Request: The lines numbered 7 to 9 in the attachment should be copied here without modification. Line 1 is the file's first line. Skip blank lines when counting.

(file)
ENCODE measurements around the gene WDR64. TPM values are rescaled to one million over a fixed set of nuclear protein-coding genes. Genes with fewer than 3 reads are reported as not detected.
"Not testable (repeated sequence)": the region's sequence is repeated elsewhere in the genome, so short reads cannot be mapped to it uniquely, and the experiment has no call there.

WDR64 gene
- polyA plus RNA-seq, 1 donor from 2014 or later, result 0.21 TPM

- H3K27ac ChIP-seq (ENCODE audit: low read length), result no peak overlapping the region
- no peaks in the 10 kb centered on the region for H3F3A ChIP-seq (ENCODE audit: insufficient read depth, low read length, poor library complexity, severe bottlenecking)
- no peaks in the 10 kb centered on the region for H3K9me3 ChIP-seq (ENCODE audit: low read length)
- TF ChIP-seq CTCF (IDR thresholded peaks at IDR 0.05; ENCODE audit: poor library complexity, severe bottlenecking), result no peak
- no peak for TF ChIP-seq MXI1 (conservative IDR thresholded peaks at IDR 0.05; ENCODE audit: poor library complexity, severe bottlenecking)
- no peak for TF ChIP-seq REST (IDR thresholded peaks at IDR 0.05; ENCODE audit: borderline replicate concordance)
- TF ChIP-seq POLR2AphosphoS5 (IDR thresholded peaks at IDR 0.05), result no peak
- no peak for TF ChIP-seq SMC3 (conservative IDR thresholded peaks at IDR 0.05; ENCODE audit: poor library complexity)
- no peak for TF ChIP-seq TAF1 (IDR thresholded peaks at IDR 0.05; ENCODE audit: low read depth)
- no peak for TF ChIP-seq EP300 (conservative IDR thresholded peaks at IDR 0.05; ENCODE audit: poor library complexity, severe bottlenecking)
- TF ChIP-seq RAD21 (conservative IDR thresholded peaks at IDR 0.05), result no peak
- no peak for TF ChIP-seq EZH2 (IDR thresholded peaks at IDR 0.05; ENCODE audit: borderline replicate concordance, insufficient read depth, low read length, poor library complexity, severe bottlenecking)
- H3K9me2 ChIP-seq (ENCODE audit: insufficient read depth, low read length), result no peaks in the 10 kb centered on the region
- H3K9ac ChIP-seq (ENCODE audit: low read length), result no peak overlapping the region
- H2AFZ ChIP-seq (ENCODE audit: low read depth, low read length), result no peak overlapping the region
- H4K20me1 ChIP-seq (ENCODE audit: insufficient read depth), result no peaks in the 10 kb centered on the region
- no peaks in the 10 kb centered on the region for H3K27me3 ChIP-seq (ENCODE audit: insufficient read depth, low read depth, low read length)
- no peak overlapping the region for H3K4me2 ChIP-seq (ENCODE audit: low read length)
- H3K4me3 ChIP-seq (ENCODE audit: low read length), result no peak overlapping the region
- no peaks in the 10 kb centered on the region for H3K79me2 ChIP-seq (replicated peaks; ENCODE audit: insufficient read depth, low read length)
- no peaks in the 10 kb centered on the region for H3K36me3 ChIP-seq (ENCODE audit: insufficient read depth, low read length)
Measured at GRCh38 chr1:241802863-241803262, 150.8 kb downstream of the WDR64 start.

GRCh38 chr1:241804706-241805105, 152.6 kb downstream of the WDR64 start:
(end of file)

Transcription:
- no peaks in the 10 kb centered on the region for H3K9me3 ChIP-seq (ENCODE audit: low read length)
- TF ChIP-seq CTCF (IDR thresholded peaks at IDR 0.05; ENCODE audit: poor library complexity, severe bottlenecking), result no peak
- no peak for TF ChIP-seq MXI1 (conservative IDR thresholded peaks at IDR 0.05; ENCODE audit: poor library complexity, severe bottlenecking)